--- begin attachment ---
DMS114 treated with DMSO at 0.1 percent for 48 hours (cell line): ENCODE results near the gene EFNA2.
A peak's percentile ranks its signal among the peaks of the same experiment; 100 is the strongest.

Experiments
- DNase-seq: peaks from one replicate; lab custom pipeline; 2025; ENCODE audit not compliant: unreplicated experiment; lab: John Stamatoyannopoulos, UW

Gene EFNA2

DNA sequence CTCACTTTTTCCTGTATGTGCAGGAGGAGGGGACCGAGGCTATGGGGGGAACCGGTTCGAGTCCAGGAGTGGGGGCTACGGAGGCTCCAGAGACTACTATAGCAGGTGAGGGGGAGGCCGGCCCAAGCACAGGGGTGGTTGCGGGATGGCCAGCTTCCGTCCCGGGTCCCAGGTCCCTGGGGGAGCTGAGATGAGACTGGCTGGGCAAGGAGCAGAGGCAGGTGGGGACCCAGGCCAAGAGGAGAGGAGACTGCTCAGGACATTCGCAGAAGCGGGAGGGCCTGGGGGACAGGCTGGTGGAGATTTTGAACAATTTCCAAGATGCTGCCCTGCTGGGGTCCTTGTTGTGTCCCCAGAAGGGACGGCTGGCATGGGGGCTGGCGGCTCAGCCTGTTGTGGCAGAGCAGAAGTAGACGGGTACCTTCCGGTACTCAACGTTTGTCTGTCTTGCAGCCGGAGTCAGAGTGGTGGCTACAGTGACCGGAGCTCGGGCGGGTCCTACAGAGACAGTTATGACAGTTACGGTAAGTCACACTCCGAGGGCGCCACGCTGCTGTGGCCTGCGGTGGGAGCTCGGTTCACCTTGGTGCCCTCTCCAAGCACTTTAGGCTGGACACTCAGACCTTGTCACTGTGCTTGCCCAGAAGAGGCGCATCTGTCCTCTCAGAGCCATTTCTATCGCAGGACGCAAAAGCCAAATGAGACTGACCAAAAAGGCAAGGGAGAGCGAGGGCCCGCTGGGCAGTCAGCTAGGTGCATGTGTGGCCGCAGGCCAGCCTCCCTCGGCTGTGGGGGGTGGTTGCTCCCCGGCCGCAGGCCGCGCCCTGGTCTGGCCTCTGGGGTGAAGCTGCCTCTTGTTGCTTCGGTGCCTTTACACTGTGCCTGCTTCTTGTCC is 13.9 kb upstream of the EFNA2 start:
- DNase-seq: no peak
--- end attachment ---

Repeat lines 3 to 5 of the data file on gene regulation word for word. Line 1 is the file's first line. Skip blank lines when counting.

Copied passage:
Experiments
- DNase-seq: peaks from one replicate; lab custom pipeline; 2025; ENCODE audit not compliant: unreplicated experiment; lab: John Stamatoyannopoulos, UW

Gene EFNA2